"So with the new stuff, that kind of thing just came naturally. I think that the first songs that were written were ‘Stay the Night,’ ‘Nuclear Family’ and ‘Carpe Diem.’ So there was this power-pop thing happening. Then it became, like, ‘Guys, no ballads. Let’s just write rock and roll!’ But all of a sudden ‘Oh Love’ came out. It’s not really a ballad, but it’s not a power-pop song either. It’s powerful, but it’s slower and it’s got a groove to it. It’s kind of something we haven’t really done before, and at the same time it’s pretty epic.”
As it turns out, the song makes a great 12th-track album closer for ¡Uno! — a graceful counterpoint to the pop-punk mayhem that has come before and a musical marker that points the way to some of the material on the two subsequent discs. To complement the stylistic thrust of ¡Uno!, Armstrong also had a clear sense of the guitar sound he wanted and the overall production approach he wished to pursue.
“I really wanted the record to be a classic Green Day sound,” he says, “but I also wanted to introduce new elements of different guitar sounds—cleaner tones—and to mic the room so you can get the real power of the speakers moving the air to give it more of a live sound. It’s a bit of an AC/DC type of guitar sound, where it’s really powerful but what you’re actually listening to is a clean guitar tone.”
This live-in-the-studio approach was also facilitated by the fact that Green Day rehearsed the songs at the same facility in which they recorded them—their own place, Jingletown, in Oakland. It was formerly called Studio 880 but has since been endowed with a new name and new Neve mixing console. For the sessions, the band also drafted its longtime live guitarist, Jason White.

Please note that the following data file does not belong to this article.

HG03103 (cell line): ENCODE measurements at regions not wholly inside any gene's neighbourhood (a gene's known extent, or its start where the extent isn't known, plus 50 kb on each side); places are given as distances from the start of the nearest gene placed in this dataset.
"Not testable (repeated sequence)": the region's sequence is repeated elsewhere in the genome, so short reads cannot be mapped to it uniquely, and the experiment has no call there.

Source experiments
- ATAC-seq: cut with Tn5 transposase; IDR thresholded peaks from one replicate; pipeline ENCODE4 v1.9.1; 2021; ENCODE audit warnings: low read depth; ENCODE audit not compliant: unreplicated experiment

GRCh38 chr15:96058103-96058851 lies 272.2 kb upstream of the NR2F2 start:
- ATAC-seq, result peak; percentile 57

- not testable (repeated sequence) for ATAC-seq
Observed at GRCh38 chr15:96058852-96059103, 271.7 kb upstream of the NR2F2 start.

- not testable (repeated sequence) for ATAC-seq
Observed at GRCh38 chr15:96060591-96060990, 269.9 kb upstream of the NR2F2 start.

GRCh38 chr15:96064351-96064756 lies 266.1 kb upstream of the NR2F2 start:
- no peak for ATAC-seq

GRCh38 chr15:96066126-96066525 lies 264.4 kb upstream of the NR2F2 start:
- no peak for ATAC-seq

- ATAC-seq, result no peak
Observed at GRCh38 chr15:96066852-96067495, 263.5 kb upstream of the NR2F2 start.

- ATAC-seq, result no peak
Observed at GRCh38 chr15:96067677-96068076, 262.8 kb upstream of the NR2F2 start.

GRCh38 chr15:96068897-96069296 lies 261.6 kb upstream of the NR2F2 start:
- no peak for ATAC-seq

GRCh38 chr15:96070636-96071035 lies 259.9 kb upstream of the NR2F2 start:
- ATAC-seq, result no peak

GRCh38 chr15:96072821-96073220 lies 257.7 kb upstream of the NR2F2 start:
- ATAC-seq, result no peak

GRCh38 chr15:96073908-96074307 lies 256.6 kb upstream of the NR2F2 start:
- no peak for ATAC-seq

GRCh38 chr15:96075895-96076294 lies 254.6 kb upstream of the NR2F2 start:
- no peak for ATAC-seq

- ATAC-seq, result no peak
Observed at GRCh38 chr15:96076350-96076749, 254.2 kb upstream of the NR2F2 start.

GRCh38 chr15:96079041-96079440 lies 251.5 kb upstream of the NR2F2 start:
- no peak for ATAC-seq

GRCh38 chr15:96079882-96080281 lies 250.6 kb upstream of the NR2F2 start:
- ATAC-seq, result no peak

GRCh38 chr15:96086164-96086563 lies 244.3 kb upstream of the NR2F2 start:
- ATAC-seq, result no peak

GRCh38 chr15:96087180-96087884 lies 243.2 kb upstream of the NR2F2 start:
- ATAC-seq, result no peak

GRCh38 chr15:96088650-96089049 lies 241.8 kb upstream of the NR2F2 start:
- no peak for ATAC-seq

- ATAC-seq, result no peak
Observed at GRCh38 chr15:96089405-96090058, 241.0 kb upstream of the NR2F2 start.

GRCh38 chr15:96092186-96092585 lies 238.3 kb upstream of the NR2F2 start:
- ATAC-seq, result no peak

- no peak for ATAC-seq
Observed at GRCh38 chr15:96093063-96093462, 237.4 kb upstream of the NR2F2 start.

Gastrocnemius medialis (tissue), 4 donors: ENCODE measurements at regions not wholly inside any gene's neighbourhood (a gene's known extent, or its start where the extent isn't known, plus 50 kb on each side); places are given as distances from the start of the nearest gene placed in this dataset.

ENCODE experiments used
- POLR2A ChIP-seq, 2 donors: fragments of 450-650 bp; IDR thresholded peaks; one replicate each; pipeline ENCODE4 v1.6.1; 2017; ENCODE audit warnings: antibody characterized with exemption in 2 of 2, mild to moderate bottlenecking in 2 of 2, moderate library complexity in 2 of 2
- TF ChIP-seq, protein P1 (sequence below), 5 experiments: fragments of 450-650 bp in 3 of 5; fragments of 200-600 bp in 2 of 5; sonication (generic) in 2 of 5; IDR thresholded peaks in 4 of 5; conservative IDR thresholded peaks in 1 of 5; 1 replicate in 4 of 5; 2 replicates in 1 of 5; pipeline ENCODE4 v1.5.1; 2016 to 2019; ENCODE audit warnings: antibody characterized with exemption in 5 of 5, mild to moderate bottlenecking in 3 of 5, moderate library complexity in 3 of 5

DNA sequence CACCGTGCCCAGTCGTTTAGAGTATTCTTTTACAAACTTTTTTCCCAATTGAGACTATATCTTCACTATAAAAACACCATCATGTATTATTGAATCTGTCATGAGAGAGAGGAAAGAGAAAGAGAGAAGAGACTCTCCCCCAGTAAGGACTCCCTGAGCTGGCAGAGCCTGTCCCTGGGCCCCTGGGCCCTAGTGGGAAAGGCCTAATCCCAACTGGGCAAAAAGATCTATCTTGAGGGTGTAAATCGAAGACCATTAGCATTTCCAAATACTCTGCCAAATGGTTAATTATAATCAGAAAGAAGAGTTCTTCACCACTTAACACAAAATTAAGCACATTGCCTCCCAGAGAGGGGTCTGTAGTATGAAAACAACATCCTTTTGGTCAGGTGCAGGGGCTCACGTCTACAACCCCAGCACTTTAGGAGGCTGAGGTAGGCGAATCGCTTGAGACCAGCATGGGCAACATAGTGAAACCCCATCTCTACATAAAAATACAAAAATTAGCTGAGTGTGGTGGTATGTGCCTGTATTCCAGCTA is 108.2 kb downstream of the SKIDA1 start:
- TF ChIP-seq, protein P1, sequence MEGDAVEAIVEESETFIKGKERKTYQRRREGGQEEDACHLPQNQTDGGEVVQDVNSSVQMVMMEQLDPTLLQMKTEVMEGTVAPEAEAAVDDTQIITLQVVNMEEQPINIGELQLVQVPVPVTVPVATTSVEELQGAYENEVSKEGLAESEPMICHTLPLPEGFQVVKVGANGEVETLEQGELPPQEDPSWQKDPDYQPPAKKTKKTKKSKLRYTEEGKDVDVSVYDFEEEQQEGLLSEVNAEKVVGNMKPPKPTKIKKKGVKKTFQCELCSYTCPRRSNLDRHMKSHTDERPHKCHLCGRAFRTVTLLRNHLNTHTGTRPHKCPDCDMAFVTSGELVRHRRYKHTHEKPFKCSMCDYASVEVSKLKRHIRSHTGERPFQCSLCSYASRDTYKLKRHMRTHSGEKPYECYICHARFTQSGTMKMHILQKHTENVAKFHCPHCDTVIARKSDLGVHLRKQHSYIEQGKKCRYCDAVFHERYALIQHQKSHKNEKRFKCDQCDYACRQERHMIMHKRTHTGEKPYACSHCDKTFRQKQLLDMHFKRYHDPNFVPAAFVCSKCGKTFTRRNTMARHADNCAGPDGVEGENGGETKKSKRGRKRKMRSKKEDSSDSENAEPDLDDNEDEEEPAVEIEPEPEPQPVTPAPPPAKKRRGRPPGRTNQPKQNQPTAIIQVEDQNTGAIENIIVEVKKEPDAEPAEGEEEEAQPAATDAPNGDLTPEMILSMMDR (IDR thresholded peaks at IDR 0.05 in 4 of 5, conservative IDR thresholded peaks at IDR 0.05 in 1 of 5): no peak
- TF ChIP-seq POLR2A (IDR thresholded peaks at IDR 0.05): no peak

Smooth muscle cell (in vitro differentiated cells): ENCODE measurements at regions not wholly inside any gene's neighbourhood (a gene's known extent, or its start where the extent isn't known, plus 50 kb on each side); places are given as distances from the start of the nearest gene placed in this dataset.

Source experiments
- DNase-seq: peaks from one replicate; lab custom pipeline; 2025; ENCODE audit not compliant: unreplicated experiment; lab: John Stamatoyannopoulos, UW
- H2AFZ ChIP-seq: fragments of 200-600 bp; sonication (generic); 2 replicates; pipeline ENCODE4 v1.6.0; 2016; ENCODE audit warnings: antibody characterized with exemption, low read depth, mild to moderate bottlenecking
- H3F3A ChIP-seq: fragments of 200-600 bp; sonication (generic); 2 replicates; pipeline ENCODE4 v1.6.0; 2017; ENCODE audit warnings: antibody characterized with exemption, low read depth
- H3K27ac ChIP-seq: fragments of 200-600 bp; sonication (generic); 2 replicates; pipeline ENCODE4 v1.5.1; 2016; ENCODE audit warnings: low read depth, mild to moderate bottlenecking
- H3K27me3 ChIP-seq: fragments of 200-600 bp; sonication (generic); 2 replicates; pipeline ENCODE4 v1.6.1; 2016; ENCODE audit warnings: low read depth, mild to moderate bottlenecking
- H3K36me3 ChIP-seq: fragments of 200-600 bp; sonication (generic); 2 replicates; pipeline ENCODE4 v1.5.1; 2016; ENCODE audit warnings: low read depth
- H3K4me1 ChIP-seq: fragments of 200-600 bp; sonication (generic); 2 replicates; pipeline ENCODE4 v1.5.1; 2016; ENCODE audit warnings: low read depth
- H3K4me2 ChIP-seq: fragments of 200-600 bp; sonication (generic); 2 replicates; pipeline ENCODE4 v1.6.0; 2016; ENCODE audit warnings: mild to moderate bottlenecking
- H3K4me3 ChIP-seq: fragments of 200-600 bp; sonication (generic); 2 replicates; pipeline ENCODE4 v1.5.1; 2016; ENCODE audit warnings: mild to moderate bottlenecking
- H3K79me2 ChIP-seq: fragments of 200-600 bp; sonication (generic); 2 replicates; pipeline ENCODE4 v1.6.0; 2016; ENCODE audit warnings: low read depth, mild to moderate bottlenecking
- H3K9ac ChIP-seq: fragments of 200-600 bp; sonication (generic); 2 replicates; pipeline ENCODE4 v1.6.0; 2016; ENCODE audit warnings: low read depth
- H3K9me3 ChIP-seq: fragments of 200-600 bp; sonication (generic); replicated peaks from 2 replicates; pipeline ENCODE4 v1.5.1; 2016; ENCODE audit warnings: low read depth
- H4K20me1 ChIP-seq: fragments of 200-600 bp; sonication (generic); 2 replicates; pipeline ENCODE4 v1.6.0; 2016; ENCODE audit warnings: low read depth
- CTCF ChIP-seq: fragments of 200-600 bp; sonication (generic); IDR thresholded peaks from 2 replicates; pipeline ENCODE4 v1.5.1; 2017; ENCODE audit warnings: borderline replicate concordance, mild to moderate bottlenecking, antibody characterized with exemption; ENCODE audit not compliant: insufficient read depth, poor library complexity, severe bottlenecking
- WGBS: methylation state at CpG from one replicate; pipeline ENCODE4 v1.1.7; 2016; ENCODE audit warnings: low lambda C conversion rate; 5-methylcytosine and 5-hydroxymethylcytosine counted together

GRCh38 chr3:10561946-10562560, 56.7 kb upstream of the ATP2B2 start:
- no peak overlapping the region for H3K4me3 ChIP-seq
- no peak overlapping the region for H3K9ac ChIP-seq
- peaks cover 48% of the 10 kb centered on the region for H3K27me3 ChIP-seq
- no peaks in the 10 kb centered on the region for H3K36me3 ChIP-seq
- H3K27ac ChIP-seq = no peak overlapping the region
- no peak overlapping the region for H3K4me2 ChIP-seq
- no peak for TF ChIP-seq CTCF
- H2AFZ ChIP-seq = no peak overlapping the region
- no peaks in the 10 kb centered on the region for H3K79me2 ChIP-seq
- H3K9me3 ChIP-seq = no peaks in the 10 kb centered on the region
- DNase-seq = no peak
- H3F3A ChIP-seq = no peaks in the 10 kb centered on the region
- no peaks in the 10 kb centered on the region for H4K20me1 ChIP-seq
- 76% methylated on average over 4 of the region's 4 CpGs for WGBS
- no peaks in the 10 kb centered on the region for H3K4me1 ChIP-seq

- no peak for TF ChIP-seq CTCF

“He was in the room with us the whole time,” Armstrong says. “He’s been playing with us for over 10 years now, so we figured, ‘Let’s bring him in and he’ll be the fourth member. He can be Cuatro.’ So for all the rhythm tracks, he’s in the right speaker and I’m in the left. He added a really great element because he’s got a really smooth kind of style to him, whereas I’m more percussive. He matches what I’m doing but adds a vibe to it.”
Longtime Green Day producer Rob Cavallo also encouraged the band’s live-in-the-studio approach to the recordings. “When Rob came and watched us jam,” Armstrong recounts, “he was, like, ‘This is what the record should sound like. It should sound like you guys jamming in this room.’”
Cavallo was Green Day’s producer from Dookie onward (although his involvement in 2000’s Warning was minimal). But he fell away from the fold for 21st Century Breakdown, which was produced by Butch Vig. So how did Cavallo get back in the picture?
“By apologizing,” Armstrong deadpans before dissolving into laughter. “He just wanted to mend things. We had sort of a strained relationship after American Idiot. I don’t really know why. I don’t think he even knows why. It just turned ugly for a while. But we started having talks together again, and he said how much he really wanted to do the record. I started getting into playing him demos again, and he started champing at the bit to produce. So it was just a slow process of rebuilding the friendship and the relationship again.”
One other thing helped put Green Day back in pop-punk mode: they started playing songs from their first two albums, 39/Smooth and Kerplunk, while touring for 21st Century Breakdown.